The fruiting body, which is equivalent to the mushrooms produced by other fungi species, is up to 10m long, 80cm wide and weighs half a tonne. It is thought to be at least 20 years old and is estimated to hold some 450 million spores.
That beats the size record held previously by a fungus growing in Kew Gardens in the United Kingdom.
Professor Yu-Cheng Dai of the Herbarium of biology at the Chinese Academy of Sciences in Shenyang and his assistant Dr Cui were in the field studying wood-decaying fungi (as you do) when they happened upon the specimen, which they describe in the journal Fungal Biology.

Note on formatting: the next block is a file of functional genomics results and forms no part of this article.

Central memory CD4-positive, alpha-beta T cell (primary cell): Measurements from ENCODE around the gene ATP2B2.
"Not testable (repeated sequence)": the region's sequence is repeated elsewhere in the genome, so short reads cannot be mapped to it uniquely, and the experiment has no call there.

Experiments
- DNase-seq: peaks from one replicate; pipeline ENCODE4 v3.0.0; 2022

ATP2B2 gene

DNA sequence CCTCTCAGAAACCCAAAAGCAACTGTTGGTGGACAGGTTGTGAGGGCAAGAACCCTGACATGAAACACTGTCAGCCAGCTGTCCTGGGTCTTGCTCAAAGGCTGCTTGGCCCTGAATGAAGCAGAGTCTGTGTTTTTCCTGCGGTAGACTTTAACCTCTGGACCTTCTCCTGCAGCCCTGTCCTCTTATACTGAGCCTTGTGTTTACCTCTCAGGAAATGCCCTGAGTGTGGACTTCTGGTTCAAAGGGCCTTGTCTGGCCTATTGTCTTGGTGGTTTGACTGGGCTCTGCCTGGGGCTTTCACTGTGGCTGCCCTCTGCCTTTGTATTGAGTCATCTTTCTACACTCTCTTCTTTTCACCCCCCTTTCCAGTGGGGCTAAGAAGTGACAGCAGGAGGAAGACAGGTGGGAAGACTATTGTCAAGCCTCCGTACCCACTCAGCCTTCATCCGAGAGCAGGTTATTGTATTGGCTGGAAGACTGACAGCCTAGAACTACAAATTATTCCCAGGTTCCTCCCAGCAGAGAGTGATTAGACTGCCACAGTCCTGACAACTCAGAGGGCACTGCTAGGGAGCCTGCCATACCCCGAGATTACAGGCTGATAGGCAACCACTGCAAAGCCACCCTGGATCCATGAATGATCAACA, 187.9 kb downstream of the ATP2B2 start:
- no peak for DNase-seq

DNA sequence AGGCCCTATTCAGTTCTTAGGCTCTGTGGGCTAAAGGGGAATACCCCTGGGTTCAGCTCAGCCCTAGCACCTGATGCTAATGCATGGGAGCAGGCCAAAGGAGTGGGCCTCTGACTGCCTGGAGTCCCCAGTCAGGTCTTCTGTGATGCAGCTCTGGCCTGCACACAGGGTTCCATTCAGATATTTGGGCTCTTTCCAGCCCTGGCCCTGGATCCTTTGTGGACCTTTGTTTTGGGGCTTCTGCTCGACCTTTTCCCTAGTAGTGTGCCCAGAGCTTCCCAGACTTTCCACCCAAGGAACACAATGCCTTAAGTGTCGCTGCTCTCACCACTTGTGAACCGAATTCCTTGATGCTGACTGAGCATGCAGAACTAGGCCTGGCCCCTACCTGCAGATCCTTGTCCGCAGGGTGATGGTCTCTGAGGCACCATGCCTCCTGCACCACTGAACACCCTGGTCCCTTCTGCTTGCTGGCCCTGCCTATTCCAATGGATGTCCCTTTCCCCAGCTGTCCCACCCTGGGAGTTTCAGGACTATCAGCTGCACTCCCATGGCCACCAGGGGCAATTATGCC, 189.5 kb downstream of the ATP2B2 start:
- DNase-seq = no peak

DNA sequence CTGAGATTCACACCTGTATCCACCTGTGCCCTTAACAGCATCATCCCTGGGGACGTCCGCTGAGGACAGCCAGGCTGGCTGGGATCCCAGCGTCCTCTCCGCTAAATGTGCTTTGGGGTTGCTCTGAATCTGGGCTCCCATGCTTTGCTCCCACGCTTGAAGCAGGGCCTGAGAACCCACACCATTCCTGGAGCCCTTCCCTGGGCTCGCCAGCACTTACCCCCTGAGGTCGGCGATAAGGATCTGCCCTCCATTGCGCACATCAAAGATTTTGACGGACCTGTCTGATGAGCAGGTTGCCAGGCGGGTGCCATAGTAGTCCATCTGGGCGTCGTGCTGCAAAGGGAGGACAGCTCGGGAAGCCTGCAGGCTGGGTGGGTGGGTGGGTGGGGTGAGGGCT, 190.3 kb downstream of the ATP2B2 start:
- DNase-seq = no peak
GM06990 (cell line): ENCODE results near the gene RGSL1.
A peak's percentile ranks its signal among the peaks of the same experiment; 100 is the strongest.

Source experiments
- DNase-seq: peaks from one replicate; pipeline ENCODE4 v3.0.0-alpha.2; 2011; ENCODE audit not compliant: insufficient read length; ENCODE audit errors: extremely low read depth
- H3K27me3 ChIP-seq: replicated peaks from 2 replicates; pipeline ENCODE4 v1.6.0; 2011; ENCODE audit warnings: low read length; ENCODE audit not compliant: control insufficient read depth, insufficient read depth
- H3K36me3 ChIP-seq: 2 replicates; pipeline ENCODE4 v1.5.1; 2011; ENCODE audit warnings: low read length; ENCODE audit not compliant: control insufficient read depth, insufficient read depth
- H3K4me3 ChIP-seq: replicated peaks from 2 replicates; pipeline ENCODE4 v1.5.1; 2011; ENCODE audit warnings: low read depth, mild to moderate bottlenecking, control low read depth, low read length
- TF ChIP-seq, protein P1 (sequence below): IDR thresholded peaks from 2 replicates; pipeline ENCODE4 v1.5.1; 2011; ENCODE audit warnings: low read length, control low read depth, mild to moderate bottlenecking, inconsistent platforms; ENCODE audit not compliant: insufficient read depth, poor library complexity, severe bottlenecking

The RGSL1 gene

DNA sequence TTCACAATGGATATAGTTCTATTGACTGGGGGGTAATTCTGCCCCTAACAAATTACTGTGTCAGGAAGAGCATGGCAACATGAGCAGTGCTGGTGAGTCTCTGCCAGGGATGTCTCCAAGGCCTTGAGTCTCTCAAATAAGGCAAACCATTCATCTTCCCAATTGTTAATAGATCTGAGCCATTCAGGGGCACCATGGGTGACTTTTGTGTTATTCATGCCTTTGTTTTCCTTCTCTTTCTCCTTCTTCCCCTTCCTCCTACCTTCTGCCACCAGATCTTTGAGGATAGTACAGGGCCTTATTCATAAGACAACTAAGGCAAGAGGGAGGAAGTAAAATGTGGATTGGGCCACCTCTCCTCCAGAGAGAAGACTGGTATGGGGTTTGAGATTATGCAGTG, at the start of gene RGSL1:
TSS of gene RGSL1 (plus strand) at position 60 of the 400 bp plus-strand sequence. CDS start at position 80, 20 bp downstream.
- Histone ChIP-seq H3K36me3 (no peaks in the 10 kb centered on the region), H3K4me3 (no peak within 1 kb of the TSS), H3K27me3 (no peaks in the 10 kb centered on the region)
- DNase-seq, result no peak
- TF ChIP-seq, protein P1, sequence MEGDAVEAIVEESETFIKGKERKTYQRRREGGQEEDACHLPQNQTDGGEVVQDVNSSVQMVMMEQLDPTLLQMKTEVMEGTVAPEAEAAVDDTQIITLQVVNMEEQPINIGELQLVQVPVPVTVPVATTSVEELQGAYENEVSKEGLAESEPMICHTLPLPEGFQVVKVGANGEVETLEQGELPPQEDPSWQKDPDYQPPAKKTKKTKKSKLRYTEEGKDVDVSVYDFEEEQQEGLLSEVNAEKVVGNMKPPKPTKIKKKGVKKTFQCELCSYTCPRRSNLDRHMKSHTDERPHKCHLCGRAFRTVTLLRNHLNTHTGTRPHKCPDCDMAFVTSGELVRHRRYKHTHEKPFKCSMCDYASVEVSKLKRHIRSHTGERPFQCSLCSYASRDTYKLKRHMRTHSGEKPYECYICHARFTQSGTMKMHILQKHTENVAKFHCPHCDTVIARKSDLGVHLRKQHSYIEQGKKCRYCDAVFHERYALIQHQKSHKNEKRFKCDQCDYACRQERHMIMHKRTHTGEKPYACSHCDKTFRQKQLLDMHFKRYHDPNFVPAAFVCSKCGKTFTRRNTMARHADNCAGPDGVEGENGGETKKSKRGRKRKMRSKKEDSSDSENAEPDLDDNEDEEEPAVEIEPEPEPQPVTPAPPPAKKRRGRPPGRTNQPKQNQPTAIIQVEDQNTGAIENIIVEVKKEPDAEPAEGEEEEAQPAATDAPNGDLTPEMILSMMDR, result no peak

“We were not specifically looking for this fungus; we did not know the fungus can grow so huge,” he said.
“We were surprised when we found it, and we did not recognise it in the forest because it is too large.”
The fungus, F. ellipsoidea, is what mycologists call a perennial polypore – otherise known as a bracket fungus.
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By colonising the underside of the large fallen tree, the fungus also had a huge amount of dead and decaying wood to feed on, helping to fuel its growth.